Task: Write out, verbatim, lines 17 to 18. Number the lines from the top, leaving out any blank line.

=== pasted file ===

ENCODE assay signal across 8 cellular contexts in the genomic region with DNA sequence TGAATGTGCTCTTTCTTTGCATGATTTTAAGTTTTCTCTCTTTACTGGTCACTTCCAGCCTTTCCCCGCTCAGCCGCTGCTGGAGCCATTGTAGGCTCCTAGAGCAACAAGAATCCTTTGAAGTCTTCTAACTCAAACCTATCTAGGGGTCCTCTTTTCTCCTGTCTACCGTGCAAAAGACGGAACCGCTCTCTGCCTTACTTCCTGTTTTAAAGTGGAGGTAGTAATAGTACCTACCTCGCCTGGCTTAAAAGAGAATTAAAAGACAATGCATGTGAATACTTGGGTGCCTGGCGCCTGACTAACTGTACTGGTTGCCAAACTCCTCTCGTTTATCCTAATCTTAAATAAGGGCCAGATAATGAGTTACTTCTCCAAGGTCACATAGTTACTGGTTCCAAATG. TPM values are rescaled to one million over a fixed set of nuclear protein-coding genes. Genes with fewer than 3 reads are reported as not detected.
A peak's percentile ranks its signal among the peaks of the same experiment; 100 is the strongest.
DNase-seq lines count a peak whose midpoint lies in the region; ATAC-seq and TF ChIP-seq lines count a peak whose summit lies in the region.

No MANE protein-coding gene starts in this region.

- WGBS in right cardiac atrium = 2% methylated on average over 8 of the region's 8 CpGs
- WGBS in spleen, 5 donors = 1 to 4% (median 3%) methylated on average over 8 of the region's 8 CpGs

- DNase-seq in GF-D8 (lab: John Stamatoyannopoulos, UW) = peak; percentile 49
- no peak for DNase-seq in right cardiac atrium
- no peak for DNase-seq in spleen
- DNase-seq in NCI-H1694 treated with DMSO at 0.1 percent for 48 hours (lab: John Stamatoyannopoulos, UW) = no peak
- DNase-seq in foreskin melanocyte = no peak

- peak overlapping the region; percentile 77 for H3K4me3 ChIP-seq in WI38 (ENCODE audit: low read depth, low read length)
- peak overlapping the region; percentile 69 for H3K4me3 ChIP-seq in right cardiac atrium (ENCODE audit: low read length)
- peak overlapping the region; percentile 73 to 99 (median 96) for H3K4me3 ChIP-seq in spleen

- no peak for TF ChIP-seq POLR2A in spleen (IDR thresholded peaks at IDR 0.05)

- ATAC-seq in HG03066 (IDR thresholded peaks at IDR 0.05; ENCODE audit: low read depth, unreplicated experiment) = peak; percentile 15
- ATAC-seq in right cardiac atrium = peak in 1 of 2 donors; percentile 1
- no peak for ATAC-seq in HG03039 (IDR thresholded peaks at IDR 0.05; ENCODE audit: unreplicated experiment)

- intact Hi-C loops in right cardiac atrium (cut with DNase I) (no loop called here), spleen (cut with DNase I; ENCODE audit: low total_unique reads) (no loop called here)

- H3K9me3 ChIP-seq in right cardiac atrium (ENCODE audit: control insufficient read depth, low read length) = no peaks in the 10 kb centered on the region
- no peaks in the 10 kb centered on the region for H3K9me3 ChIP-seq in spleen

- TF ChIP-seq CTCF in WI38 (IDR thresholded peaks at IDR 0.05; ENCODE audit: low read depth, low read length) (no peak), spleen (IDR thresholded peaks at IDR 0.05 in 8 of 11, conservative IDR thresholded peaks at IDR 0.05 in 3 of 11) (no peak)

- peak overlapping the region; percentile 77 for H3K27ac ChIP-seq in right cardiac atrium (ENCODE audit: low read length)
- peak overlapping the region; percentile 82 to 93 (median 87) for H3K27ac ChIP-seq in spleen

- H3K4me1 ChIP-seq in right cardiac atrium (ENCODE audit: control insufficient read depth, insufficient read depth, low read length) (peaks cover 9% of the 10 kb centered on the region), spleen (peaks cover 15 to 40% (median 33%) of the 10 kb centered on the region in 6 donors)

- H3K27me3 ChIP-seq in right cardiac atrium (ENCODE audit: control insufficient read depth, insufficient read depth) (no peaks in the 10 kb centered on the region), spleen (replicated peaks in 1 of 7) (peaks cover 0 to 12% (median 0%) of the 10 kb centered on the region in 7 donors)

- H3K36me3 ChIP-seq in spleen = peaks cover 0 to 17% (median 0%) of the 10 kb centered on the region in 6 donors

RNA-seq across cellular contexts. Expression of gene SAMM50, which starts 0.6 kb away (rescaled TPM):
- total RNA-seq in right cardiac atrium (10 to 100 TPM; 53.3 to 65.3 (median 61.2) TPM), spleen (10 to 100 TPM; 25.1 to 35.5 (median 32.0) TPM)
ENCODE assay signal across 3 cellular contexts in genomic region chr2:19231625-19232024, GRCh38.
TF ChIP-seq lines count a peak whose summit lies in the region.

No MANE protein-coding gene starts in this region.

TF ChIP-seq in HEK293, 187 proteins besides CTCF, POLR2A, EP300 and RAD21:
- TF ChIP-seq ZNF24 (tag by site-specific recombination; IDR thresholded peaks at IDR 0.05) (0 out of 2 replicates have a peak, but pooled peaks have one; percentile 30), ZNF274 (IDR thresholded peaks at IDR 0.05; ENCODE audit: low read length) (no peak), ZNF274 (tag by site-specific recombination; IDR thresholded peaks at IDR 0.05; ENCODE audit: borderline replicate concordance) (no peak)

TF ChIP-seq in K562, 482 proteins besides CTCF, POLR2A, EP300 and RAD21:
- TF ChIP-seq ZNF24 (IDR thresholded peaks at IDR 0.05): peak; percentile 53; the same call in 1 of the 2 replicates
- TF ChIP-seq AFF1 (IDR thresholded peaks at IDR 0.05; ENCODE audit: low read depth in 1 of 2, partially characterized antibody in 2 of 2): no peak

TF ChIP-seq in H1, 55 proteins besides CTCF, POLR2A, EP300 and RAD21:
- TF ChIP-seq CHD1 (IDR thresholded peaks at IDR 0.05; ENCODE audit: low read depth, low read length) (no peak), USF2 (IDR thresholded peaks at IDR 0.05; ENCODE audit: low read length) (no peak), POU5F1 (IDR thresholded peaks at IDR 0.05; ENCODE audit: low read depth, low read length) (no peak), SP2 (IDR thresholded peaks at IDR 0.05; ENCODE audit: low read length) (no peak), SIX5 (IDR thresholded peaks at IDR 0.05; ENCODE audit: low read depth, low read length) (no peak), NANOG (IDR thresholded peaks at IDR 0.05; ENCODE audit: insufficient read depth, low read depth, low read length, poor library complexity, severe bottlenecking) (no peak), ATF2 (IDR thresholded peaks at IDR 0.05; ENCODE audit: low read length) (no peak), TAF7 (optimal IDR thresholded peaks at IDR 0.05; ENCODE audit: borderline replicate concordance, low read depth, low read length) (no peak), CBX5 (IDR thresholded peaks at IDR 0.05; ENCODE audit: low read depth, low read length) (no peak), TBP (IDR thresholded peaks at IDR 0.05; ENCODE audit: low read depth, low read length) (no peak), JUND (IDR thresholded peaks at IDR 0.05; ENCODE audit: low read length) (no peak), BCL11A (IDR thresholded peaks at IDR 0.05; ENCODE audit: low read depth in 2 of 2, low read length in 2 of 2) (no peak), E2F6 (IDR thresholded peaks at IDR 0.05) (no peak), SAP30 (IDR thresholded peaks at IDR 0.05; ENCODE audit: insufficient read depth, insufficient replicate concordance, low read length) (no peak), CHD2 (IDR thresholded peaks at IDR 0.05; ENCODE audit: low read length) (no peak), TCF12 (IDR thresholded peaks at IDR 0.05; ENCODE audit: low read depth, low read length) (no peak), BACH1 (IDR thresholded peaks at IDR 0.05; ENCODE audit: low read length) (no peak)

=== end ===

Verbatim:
- ATAC-seq in right cardiac atrium = peak in 1 of 2 donors; percentile 1
- no peak for ATAC-seq in HG03039 (IDR thresholded peaks at IDR 0.05; ENCODE audit: unreplicated experiment)